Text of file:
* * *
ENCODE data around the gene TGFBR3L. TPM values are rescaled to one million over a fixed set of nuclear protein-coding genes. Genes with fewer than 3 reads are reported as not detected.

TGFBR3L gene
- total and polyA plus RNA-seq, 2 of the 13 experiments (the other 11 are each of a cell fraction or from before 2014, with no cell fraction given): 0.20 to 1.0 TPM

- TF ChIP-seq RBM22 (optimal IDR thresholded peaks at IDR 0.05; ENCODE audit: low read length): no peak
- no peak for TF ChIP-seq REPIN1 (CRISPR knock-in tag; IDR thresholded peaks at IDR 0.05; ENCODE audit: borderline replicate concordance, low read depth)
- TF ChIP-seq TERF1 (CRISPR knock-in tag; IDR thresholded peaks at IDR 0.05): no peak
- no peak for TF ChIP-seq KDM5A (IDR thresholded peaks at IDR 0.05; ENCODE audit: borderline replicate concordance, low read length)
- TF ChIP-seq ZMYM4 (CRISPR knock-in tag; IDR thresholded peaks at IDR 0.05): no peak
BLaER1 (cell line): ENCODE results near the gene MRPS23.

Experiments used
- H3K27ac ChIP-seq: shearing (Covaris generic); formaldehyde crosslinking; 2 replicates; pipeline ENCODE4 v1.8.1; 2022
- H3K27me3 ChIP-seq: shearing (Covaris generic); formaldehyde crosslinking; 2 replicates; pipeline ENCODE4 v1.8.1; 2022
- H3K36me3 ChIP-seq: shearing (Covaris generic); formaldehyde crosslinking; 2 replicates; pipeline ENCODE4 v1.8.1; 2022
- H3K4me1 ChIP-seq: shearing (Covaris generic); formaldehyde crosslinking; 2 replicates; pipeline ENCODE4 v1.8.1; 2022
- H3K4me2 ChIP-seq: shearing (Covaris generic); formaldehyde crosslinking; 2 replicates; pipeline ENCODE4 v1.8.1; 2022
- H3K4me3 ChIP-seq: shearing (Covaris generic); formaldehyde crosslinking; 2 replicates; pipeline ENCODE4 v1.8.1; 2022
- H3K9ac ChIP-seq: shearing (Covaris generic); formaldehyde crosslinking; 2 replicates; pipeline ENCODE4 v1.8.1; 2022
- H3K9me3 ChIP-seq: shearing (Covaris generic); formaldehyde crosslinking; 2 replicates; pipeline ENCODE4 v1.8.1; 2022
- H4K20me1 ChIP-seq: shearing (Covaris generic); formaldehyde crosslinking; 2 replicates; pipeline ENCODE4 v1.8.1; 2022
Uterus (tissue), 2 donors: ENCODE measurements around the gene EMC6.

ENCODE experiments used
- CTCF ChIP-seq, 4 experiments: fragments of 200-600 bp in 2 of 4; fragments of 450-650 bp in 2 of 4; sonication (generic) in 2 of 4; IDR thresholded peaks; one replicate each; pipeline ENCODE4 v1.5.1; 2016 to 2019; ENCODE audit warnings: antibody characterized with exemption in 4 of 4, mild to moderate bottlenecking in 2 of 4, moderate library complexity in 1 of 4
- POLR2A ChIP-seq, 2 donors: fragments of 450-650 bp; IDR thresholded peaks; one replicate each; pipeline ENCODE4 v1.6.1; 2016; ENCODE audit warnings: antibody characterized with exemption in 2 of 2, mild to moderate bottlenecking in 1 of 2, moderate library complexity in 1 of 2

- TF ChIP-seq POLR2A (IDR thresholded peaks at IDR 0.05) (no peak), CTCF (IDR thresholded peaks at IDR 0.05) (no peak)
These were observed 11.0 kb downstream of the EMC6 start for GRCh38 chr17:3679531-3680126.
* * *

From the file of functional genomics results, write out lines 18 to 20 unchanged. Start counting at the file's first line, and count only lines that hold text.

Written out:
- H3K9me3 ChIP-seq: shearing (Covaris generic); formaldehyde crosslinking; 2 replicates; pipeline ENCODE4 v1.8.1; 2022
- H4K20me1 ChIP-seq: shearing (Covaris generic); formaldehyde crosslinking; 2 replicates; pipeline ENCODE4 v1.8.1; 2022
Uterus (tissue), 2 donors: ENCODE measurements around the gene EMC6.